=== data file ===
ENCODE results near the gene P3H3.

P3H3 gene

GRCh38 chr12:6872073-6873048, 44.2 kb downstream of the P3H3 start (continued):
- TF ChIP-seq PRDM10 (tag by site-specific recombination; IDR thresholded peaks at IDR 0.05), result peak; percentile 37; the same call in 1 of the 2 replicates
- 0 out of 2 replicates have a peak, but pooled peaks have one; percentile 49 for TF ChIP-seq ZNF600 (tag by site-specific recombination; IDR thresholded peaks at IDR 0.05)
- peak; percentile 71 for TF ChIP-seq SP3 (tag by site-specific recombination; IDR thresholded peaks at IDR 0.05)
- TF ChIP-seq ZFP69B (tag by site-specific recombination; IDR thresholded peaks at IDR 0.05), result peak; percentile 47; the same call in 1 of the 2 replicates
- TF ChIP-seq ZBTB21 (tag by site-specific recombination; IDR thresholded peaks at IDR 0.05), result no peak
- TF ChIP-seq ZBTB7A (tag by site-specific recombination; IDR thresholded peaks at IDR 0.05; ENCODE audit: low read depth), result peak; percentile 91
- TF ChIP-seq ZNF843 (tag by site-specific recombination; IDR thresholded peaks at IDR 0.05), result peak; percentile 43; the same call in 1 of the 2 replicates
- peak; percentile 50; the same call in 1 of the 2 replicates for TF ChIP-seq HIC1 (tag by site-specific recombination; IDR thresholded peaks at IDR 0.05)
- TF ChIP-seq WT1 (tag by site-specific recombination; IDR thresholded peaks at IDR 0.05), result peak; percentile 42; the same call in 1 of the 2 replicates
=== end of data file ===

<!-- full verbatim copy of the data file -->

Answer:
ENCODE results near the gene P3H3.

P3H3 gene

GRCh38 chr12:6872073-6873048, 44.2 kb downstream of the P3H3 start (continued):
- TF ChIP-seq PRDM10 (tag by site-specific recombination; IDR thresholded peaks at IDR 0.05), result peak; percentile 37; the same call in 1 of the 2 replicates
- 0 out of 2 replicates have a peak, but pooled peaks have one; percentile 49 for TF ChIP-seq ZNF600 (tag by site-specific recombination; IDR thresholded peaks at IDR 0.05)
- peak; percentile 71 for TF ChIP-seq SP3 (tag by site-specific recombination; IDR thresholded peaks at IDR 0.05)
- TF ChIP-seq ZFP69B (tag by site-specific recombination; IDR thresholded peaks at IDR 0.05), result peak; percentile 47; the same call in 1 of the 2 replicates
- TF ChIP-seq ZBTB21 (tag by site-specific recombination; IDR thresholded peaks at IDR 0.05), result no peak
- TF ChIP-seq ZBTB7A (tag by site-specific recombination; IDR thresholded peaks at IDR 0.05; ENCODE audit: low read depth), result peak; percentile 91
- TF ChIP-seq ZNF843 (tag by site-specific recombination; IDR thresholded peaks at IDR 0.05), result peak; percentile 43; the same call in 1 of the 2 replicates
- peak; percentile 50; the same call in 1 of the 2 replicates for TF ChIP-seq HIC1 (tag by site-specific recombination; IDR thresholded peaks at IDR 0.05)
- TF ChIP-seq WT1 (tag by site-specific recombination; IDR thresholded peaks at IDR 0.05), result peak; percentile 42; the same call in 1 of the 2 replicates